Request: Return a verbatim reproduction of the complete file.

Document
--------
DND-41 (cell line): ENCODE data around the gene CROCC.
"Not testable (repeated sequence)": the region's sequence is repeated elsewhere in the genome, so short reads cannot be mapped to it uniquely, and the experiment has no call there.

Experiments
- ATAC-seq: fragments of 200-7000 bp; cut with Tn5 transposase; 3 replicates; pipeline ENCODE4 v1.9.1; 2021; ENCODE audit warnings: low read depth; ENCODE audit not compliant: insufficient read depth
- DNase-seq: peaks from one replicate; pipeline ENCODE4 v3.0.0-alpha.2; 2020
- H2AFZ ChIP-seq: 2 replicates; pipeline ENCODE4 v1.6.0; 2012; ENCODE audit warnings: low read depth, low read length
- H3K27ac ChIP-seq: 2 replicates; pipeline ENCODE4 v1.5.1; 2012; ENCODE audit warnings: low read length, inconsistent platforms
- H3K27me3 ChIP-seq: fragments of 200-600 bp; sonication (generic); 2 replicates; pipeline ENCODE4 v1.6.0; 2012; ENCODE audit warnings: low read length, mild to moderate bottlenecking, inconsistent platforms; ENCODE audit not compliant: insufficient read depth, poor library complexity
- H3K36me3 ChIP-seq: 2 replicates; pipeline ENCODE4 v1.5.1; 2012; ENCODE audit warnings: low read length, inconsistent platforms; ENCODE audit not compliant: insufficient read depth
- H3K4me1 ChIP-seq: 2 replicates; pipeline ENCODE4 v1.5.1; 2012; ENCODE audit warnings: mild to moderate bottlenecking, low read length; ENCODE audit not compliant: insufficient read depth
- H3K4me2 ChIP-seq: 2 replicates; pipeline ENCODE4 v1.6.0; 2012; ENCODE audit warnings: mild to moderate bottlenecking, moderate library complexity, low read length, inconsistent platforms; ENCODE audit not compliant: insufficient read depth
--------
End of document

DND-41 (cell line): ENCODE data around the gene CROCC.
"Not testable (repeated sequence)": the region's sequence is repeated elsewhere in the genome, so short reads cannot be mapped to it uniquely, and the experiment has no call there.

Experiments
- ATAC-seq: fragments of 200-7000 bp; cut with Tn5 transposase; 3 replicates; pipeline ENCODE4 v1.9.1; 2021; ENCODE audit warnings: low read depth; ENCODE audit not compliant: insufficient read depth
- DNase-seq: peaks from one replicate; pipeline ENCODE4 v3.0.0-alpha.2; 2020
- H2AFZ ChIP-seq: 2 replicates; pipeline ENCODE4 v1.6.0; 2012; ENCODE audit warnings: low read depth, low read length
- H3K27ac ChIP-seq: 2 replicates; pipeline ENCODE4 v1.5.1; 2012; ENCODE audit warnings: low read length, inconsistent platforms
- H3K27me3 ChIP-seq: fragments of 200-600 bp; sonication (generic); 2 replicates; pipeline ENCODE4 v1.6.0; 2012; ENCODE audit warnings: low read length, mild to moderate bottlenecking, inconsistent platforms; ENCODE audit not compliant: insufficient read depth, poor library complexity
- H3K36me3 ChIP-seq: 2 replicates; pipeline ENCODE4 v1.5.1; 2012; ENCODE audit warnings: low read length, inconsistent platforms; ENCODE audit not compliant: insufficient read depth
- H3K4me1 ChIP-seq: 2 replicates; pipeline ENCODE4 v1.5.1; 2012; ENCODE audit warnings: mild to moderate bottlenecking, low read length; ENCODE audit not compliant: insufficient read depth
- H3K4me2 ChIP-seq: 2 replicates; pipeline ENCODE4 v1.6.0; 2012; ENCODE audit warnings: mild to moderate bottlenecking, moderate library complexity, low read length, inconsistent platforms; ENCODE audit not compliant: insufficient read depth